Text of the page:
Santa Monica
Traditional Reporting for A Digital Age

ROQUE & MARK Co. Real Estate 310.828.7525

Home Special Reports Archive Links The City Commerce About Contacts Editor Send PR

Coastal Clean Up Day This Month at Former 'Inkwell' Beach

Bob Kronovetrealty
We Love Property Management Headaches!

Good Vibes Start Here. Santa Monica Travel and Tourism

Santa Monica Apartments

Santa Monica College
1900 Pico Boulevard
Santa Monica, CA 90405
(310) 434-4000


By Lookout Staff

September 12, 2023 -- Santa Monica College (SMC) is inviting volunteers to take part in Coastal Cleanup Day this month at a once-segregated stretch of beach frequented by a legendary Black surfer.

Part of the world’s largest volunteer day, Coastal Cleanup Day will start at 9 a.m. on Saturday, September 23 at Santa Monica Beach Tower 20 at Pico Boulevard and Bay Street.

Nick Gabaldón

SMC’s Black Collegians, Adelante Club and other organizations are partnering with the Black Surfers Collective and the Black Historians to help clean up the stretch of beach once known as the “Inkwell.”

(Left) Nick Gabaldón from "12 Miles North: The Nick Gabaldón Story."

"Santa Monica College’s adopted section of beach is the historic site where SMC student Nick Gabaldón and other African Americans challenged Jim Crow racism and helped open public beaches for all," SMC officials said.

Born on February 23, 1927 in Los Angeles, Gabaldón, who was of Black and Mexican descent, lived most of his life in Santa Monica, where as a Samohi student he learned to surf at Inkwell beach as a teenager.

Inkwell Beach
From left: Grace Williams, Albert Williams, Mary Mingleton, Willie Williams (no relation) in the segregated section of Santa Monica beach known as the Ink Well ca. 1926 (Shades of L.A. Collection, Los Angeles Public Library)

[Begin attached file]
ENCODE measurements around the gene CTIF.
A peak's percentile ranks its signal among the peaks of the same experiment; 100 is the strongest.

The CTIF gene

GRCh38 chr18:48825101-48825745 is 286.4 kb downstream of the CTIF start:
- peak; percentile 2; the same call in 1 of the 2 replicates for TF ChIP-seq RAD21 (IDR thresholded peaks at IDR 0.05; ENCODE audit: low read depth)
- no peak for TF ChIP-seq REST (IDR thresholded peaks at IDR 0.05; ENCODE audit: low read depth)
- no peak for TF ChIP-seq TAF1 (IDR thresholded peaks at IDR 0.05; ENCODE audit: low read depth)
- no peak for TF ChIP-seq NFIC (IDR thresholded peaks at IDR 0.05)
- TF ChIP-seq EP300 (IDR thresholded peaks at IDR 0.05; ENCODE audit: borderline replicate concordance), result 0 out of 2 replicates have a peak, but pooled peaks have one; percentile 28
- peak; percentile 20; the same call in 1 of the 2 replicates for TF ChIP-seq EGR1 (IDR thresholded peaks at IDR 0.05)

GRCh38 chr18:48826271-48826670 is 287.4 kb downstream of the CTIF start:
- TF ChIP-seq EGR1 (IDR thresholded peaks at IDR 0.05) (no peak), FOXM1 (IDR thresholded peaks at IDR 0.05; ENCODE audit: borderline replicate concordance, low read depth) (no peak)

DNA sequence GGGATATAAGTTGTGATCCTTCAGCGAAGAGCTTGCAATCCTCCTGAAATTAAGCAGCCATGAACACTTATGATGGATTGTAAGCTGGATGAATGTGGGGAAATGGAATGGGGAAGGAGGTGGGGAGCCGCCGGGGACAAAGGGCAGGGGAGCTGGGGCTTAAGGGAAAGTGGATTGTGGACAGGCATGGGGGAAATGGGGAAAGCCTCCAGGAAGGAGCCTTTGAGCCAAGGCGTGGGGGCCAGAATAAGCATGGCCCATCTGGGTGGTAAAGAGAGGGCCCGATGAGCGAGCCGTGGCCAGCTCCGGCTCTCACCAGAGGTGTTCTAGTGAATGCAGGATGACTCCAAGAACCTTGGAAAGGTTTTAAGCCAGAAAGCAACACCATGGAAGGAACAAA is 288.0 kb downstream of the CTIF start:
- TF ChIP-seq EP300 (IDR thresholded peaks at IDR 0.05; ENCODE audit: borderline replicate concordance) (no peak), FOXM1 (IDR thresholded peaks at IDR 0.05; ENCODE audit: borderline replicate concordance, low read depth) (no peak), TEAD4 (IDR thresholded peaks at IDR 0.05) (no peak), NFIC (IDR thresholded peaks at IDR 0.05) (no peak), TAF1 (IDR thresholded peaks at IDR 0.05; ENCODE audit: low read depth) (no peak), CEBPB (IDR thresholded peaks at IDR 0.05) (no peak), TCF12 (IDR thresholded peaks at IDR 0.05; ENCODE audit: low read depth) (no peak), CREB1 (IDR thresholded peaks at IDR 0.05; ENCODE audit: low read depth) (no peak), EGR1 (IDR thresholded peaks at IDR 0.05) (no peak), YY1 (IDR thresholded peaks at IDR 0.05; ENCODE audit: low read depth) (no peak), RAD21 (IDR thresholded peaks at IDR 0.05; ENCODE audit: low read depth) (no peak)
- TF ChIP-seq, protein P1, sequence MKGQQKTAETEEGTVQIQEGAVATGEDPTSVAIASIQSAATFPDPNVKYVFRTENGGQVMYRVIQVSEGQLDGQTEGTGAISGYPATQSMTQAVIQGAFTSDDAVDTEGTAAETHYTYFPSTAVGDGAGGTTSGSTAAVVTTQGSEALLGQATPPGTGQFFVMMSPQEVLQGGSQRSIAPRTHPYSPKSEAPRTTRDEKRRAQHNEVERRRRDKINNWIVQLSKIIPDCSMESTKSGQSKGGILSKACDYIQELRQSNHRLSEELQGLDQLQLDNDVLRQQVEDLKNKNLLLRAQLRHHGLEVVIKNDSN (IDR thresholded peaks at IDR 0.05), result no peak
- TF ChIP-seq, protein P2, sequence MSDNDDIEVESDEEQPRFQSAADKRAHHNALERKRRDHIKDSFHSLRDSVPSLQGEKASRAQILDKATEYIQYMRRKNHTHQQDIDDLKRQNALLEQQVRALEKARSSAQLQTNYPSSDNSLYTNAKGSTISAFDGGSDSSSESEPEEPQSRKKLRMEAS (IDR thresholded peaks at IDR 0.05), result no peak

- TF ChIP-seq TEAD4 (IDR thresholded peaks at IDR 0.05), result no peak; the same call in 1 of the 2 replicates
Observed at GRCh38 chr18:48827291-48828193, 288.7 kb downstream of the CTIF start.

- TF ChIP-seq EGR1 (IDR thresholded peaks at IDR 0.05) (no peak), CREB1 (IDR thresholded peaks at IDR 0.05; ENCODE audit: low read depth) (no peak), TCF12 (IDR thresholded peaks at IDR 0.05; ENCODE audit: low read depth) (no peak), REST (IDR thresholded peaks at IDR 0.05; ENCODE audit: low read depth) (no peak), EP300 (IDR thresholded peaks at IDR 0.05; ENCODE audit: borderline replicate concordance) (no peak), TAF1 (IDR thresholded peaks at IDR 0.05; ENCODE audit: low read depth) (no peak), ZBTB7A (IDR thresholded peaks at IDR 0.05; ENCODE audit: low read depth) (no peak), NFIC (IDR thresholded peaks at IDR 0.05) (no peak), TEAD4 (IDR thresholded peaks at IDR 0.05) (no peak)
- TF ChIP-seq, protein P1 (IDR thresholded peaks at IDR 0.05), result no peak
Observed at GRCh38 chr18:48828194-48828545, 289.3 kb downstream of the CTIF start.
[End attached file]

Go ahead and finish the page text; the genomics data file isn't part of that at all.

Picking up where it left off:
Always looking for the best wave, Gabaldón would paddle 12 miles to Malibu, where he became part of a tight brotherhood of surfers, according to the film "12 Miles North: The Nick Gabaldón Story."

He died on June 6, 1951 when he slammed into the Malibu Pier after riding a strong south swell estimated by witnesses to be 10 feet high.

His surfboard was found immediately, but his body washed ashore on Las Flores Beach a few days later and is now buried at Santa Monica’s Woodlawn Memorial Cemetery.

According to a The beach near this site between Bay and Bicknell Streets, known by some as the Ink Well, was an important gathering place for African-Americans long after racial restrictions on public beaches were abandoned in 1927.

According to a commemorative plaque erected at the site by the City in 2018 states that "The Ink Well" was "an important gathering place for African-Americans long after racial restrictions on public beaches were abandoned in 1927.

“African-American groups from Santa Monica, Venice and Los Angeles, as early as the 1920s to the end of the Jim Crow era in the 1950s, preferred to enjoy the sun and surf here because they encountered less racial harassment than at other Southland beaches."

During Clean Up Day, gloves, buckets and safety training will be provided. Sunscreen, a hat, mask and a reusable water bottle are strongly recommended.

Volunteers are encouraged to bike, walk, or bus to the beach if possible. If they must drive, they can request parking passes at the parking lot entrance between Bay Street and Bicknell Street.

Back to Lookout News copyrightCopyright 1999-2023 All Rights Reserved. EMAIL Disclosures